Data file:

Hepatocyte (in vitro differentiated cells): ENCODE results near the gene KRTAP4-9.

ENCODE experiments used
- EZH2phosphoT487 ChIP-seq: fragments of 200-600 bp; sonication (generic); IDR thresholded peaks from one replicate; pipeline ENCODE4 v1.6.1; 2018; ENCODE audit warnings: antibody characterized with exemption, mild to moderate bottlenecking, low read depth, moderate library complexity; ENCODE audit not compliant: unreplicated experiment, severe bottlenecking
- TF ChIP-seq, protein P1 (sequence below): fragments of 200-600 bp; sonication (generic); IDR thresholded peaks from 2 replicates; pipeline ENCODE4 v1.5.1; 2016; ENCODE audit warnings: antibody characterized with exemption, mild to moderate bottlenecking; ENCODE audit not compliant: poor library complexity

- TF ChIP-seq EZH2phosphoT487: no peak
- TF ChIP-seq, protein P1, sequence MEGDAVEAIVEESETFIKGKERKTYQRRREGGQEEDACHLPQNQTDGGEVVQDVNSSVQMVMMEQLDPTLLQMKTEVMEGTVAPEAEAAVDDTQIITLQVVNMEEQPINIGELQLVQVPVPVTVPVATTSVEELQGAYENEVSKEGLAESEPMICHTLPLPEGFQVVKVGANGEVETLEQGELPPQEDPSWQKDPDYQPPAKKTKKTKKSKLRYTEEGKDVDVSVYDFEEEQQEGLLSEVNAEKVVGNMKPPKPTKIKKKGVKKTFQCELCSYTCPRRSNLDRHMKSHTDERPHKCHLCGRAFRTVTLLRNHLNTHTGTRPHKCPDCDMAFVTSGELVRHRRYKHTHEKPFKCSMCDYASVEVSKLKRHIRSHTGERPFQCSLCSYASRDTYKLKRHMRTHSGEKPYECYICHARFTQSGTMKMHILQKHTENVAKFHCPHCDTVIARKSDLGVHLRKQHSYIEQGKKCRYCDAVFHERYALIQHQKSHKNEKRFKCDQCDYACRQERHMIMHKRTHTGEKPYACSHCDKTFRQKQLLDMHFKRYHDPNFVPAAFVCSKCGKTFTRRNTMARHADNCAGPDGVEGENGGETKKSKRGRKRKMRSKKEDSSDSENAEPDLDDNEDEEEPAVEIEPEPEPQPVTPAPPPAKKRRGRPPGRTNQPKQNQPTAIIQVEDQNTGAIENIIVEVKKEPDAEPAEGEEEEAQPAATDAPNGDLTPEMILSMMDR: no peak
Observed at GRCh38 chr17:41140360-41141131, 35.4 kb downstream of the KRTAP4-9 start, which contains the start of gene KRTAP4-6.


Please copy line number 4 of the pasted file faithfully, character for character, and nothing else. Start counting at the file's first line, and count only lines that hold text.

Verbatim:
- TF ChIP-seq, protein P1 (sequence below): fragments of 200-600 bp; sonication (generic); IDR thresholded peaks from 2 replicates; pipeline ENCODE4 v1.5.1; 2016; ENCODE audit warnings: antibody characterized with exemption, mild to moderate bottlenecking; ENCODE audit not compliant: poor library complexity